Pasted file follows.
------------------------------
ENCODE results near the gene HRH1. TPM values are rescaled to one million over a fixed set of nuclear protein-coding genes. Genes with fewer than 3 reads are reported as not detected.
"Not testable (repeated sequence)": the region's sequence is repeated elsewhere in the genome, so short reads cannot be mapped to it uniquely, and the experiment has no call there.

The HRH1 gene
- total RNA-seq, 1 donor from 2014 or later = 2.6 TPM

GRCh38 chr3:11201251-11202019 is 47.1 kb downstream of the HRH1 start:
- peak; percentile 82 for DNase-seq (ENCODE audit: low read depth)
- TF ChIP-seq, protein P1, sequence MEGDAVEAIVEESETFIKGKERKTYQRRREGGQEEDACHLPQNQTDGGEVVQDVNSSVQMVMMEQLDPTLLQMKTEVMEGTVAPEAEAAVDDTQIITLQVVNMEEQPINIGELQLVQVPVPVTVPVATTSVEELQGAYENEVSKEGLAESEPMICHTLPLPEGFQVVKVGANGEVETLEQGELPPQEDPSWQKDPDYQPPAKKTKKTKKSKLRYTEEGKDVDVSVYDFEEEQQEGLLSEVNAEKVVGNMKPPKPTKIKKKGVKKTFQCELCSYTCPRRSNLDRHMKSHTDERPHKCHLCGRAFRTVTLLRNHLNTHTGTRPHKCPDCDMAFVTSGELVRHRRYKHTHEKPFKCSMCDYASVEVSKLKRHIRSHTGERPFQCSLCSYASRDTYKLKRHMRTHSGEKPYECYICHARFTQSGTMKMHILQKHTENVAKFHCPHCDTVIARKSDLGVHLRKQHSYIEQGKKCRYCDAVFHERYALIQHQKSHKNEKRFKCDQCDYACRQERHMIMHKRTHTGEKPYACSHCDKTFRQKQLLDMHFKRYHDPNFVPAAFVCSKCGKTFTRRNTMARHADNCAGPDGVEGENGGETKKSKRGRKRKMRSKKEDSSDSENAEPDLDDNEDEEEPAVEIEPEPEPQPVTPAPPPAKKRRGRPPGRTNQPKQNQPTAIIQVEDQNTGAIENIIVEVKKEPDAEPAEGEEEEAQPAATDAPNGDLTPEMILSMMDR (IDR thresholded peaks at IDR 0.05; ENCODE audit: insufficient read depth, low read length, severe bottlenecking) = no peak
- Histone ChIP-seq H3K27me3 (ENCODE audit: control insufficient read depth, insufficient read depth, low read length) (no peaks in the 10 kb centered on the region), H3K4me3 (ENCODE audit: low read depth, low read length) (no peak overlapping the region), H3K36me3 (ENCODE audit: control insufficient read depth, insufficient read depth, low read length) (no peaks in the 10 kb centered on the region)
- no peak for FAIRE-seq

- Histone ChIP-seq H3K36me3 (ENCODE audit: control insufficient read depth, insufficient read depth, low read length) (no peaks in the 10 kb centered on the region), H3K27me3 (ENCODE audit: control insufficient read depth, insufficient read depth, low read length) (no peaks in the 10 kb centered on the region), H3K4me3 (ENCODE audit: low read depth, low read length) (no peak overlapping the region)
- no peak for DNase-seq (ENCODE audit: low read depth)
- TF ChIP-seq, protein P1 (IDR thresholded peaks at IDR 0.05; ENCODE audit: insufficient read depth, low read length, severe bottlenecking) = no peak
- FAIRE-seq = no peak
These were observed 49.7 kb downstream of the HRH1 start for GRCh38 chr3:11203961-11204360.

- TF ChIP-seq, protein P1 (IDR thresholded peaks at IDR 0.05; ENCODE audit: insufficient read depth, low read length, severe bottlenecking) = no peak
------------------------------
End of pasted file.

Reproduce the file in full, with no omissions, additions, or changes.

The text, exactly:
ENCODE results near the gene HRH1. TPM values are rescaled to one million over a fixed set of nuclear protein-coding genes. Genes with fewer than 3 reads are reported as not detected.
"Not testable (repeated sequence)": the region's sequence is repeated elsewhere in the genome, so short reads cannot be mapped to it uniquely, and the experiment has no call there.

The HRH1 gene
- total RNA-seq, 1 donor from 2014 or later = 2.6 TPM

GRCh38 chr3:11201251-11202019 is 47.1 kb downstream of the HRH1 start:
- peak; percentile 82 for DNase-seq (ENCODE audit: low read depth)
- TF ChIP-seq, protein P1, sequence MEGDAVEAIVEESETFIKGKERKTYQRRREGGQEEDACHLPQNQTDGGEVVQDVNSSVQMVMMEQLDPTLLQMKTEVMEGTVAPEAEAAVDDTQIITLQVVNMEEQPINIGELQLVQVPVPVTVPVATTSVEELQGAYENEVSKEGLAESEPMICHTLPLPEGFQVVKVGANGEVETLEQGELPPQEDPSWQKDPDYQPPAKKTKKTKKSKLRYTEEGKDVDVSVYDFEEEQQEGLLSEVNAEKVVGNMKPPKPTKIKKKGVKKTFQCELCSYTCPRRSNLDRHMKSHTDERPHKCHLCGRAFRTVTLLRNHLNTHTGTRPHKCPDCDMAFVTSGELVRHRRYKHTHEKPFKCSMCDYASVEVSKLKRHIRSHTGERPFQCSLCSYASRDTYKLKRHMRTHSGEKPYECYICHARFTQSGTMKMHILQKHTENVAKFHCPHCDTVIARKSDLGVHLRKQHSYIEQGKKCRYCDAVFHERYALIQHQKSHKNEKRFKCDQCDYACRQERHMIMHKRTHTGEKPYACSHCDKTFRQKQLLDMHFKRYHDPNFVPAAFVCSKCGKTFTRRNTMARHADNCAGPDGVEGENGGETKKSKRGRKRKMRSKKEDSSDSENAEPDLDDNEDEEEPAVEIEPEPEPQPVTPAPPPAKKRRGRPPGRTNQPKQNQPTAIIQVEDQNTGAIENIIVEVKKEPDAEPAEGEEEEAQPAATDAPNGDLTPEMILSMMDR (IDR thresholded peaks at IDR 0.05; ENCODE audit: insufficient read depth, low read length, severe bottlenecking) = no peak
- Histone ChIP-seq H3K27me3 (ENCODE audit: control insufficient read depth, insufficient read depth, low read length) (no peaks in the 10 kb centered on the region), H3K4me3 (ENCODE audit: low read depth, low read length) (no peak overlapping the region), H3K36me3 (ENCODE audit: control insufficient read depth, insufficient read depth, low read length) (no peaks in the 10 kb centered on the region)
- no peak for FAIRE-seq

- Histone ChIP-seq H3K36me3 (ENCODE audit: control insufficient read depth, insufficient read depth, low read length) (no peaks in the 10 kb centered on the region), H3K27me3 (ENCODE audit: control insufficient read depth, insufficient read depth, low read length) (no peaks in the 10 kb centered on the region), H3K4me3 (ENCODE audit: low read depth, low read length) (no peak overlapping the region)
- no peak for DNase-seq (ENCODE audit: low read depth)
- TF ChIP-seq, protein P1 (IDR thresholded peaks at IDR 0.05; ENCODE audit: insufficient read depth, low read length, severe bottlenecking) = no peak
- FAIRE-seq = no peak
These were observed 49.7 kb downstream of the HRH1 start for GRCh38 chr3:11203961-11204360.

- TF ChIP-seq, protein P1 (IDR thresholded peaks at IDR 0.05; ENCODE audit: insufficient read depth, low read length, severe bottlenecking) = no peak